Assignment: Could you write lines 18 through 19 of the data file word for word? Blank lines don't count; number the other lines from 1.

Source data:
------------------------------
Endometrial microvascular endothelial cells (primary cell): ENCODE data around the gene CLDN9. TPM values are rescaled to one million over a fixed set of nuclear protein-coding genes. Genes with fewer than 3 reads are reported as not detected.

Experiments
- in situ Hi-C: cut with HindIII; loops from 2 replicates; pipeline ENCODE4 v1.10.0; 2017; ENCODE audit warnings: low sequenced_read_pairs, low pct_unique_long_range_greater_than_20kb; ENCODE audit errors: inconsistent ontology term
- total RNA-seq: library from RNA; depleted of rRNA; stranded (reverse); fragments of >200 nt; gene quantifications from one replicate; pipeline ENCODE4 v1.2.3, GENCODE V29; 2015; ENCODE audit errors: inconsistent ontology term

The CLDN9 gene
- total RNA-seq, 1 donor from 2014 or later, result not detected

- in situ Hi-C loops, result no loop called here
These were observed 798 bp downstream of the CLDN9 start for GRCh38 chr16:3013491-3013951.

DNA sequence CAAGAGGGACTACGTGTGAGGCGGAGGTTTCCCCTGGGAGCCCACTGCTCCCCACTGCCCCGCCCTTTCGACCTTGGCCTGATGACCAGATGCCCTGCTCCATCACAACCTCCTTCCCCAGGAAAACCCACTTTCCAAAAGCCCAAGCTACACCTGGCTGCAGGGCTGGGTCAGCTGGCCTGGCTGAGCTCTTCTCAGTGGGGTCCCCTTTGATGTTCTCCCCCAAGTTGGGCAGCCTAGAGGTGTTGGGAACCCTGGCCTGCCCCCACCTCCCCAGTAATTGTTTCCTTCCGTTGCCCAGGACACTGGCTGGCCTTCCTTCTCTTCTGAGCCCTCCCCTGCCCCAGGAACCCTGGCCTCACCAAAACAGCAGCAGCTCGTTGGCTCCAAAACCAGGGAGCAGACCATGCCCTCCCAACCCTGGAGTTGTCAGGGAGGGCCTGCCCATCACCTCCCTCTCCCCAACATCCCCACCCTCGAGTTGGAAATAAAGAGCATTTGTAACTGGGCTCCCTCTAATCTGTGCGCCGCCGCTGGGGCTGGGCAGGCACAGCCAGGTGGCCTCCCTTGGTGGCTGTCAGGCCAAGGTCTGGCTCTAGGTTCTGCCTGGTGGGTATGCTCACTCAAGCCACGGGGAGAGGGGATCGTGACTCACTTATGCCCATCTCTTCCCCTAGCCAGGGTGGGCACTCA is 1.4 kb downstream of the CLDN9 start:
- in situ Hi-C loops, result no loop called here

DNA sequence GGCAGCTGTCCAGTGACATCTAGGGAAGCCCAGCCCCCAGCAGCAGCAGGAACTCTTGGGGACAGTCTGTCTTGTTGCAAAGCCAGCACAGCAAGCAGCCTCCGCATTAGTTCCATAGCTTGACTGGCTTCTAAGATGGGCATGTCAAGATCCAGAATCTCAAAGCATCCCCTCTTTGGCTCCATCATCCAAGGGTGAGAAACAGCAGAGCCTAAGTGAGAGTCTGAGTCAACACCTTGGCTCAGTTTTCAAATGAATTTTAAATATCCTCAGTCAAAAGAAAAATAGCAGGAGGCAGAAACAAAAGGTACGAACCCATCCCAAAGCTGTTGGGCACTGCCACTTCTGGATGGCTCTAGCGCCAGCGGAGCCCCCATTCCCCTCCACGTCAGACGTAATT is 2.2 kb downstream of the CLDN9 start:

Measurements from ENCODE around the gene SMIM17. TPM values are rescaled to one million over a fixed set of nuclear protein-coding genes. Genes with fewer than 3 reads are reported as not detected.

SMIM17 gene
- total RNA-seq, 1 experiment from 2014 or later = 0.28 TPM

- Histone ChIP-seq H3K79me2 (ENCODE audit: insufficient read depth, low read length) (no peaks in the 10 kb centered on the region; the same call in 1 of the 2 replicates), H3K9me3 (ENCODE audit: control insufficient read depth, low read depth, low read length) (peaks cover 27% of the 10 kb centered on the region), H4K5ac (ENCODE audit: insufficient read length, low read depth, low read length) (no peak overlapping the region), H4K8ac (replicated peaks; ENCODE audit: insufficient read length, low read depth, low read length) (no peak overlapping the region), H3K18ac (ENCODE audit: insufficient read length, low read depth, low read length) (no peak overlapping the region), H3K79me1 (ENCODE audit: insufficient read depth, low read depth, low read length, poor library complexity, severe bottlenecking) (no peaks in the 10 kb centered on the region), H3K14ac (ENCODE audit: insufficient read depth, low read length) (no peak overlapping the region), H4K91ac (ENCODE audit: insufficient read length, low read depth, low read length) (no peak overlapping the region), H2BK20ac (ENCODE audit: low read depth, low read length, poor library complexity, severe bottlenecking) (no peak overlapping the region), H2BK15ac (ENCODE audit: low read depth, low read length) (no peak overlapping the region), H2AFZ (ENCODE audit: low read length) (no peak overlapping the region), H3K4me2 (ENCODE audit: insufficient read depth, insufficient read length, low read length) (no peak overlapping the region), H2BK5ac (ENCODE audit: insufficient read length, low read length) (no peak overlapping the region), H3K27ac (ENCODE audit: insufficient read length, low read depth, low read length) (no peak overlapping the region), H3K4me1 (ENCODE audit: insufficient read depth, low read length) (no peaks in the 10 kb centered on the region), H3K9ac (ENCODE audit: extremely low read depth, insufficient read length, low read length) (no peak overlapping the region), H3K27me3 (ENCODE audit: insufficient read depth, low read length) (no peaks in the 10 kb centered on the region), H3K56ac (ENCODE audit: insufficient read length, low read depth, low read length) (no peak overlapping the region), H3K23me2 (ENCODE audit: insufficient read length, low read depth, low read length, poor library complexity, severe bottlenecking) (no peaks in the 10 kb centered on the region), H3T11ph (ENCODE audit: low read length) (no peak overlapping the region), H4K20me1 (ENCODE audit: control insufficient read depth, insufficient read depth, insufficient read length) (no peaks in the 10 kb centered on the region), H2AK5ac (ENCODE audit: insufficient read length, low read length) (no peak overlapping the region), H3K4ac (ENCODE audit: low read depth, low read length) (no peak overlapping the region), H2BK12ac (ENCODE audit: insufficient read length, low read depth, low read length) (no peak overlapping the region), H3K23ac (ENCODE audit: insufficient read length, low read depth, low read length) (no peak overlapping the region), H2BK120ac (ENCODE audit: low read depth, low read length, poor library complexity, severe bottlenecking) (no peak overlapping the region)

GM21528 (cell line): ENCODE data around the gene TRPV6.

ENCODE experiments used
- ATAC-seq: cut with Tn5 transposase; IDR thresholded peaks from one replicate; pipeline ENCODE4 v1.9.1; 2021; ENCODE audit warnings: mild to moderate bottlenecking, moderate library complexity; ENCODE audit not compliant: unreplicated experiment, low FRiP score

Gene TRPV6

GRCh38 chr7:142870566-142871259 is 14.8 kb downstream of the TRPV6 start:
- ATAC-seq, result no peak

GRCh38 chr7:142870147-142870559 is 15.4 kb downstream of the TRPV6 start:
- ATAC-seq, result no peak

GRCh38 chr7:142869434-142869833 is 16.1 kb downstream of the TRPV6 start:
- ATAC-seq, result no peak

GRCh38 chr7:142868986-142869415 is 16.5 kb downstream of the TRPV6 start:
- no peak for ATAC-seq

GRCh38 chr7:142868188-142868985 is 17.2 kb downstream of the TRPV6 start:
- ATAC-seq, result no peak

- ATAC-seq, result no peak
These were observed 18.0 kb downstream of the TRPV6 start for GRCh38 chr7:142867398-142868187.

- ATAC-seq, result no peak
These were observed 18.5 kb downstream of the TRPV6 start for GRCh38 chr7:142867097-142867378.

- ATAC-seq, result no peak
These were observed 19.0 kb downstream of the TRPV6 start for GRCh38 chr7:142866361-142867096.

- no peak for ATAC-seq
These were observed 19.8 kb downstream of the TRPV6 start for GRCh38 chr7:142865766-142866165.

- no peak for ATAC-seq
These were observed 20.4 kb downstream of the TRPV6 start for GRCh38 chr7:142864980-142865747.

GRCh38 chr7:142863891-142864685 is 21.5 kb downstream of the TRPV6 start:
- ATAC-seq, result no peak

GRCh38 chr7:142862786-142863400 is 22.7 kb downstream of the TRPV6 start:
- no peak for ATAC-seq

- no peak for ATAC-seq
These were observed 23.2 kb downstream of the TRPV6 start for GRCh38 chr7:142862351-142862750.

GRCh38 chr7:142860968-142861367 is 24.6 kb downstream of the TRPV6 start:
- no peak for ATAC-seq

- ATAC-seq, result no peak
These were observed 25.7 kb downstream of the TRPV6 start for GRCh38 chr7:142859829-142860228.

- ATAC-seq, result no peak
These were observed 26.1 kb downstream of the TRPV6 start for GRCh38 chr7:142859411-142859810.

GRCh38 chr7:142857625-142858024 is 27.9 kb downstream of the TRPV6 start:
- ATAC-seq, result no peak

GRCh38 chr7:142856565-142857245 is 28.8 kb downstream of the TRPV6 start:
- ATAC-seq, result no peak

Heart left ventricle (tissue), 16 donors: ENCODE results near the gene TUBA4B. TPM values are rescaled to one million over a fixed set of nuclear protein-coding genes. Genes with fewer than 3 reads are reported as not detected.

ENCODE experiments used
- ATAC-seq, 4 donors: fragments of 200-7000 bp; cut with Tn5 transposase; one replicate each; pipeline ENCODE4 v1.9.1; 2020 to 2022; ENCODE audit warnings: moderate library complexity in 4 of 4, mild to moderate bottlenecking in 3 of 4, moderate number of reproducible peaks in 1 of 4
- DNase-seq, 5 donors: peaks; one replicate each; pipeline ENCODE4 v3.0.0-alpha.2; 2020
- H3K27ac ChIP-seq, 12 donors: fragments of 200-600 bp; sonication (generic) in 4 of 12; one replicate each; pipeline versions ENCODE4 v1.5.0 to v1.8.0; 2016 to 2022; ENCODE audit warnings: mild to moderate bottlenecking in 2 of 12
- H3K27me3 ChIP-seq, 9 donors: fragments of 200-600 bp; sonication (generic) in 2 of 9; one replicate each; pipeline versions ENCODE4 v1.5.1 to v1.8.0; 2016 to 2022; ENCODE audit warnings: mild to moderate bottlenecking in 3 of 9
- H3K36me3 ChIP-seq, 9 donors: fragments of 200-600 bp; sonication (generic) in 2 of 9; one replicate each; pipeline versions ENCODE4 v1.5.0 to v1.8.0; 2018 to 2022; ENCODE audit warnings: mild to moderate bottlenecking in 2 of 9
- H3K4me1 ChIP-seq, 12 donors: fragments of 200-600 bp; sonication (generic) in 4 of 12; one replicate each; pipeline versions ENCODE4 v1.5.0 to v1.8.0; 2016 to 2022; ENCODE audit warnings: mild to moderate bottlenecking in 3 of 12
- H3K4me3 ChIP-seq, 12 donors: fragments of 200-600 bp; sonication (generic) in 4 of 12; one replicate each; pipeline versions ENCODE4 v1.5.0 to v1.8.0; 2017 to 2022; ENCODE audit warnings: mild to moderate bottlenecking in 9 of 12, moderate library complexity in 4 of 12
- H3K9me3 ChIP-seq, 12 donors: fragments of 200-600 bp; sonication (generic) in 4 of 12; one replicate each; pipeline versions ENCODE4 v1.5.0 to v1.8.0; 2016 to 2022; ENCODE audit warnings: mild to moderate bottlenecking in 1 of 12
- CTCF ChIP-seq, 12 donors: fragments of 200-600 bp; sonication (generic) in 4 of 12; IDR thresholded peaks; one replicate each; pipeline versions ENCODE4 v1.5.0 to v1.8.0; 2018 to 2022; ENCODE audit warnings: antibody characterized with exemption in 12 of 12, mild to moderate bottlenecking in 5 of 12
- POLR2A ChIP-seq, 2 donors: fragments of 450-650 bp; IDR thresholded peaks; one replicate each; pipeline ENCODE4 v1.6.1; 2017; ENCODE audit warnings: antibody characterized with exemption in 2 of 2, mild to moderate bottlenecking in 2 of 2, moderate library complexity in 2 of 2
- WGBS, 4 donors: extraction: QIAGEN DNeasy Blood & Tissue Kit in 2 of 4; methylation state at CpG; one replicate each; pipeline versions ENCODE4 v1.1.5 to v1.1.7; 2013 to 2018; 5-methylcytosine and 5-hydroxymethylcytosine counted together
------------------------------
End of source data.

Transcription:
- ATAC-seq: cut with Tn5 transposase; IDR thresholded peaks from one replicate; pipeline ENCODE4 v1.9.1; 2021; ENCODE audit warnings: mild to moderate bottlenecking, moderate library complexity; ENCODE audit not compliant: unreplicated experiment, low FRiP score

Gene TRPV6